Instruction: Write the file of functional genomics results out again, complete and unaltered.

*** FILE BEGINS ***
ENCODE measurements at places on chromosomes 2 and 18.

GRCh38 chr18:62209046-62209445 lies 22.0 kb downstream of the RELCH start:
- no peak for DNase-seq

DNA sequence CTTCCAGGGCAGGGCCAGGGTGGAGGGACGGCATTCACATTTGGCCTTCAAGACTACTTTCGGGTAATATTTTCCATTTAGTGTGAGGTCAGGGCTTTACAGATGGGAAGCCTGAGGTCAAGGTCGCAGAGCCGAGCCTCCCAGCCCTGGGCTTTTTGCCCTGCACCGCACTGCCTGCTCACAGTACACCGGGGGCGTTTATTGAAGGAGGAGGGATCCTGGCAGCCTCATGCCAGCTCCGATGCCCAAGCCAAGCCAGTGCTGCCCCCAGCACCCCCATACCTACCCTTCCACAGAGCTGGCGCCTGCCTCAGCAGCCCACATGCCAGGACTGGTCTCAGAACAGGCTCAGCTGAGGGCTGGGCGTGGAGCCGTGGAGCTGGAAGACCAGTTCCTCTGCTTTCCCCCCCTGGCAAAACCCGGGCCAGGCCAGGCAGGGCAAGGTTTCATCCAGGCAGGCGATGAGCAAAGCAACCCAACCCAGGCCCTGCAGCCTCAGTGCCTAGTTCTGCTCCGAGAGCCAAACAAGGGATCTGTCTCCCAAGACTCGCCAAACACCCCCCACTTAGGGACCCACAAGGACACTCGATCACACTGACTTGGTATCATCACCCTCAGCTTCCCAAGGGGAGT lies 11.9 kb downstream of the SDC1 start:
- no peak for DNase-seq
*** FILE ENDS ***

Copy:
ENCODE measurements at places on chromosomes 2 and 18.

GRCh38 chr18:62209046-62209445 lies 22.0 kb downstream of the RELCH start:
- no peak for DNase-seq

DNA sequence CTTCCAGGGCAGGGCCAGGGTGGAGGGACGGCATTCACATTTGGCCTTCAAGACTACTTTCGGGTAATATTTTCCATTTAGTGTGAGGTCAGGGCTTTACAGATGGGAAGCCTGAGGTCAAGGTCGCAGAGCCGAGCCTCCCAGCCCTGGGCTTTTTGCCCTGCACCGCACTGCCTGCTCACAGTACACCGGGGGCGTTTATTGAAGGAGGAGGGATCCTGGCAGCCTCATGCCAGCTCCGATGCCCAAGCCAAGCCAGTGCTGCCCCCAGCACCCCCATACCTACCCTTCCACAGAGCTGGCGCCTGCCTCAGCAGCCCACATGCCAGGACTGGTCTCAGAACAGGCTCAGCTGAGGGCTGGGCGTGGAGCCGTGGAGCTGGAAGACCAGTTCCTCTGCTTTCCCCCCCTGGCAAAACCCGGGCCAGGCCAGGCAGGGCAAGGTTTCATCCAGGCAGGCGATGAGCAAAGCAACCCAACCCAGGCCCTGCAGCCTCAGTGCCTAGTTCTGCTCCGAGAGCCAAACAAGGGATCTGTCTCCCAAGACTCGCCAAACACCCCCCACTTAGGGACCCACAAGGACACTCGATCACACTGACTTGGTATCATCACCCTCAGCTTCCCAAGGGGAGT lies 11.9 kb downstream of the SDC1 start:
- no peak for DNase-seq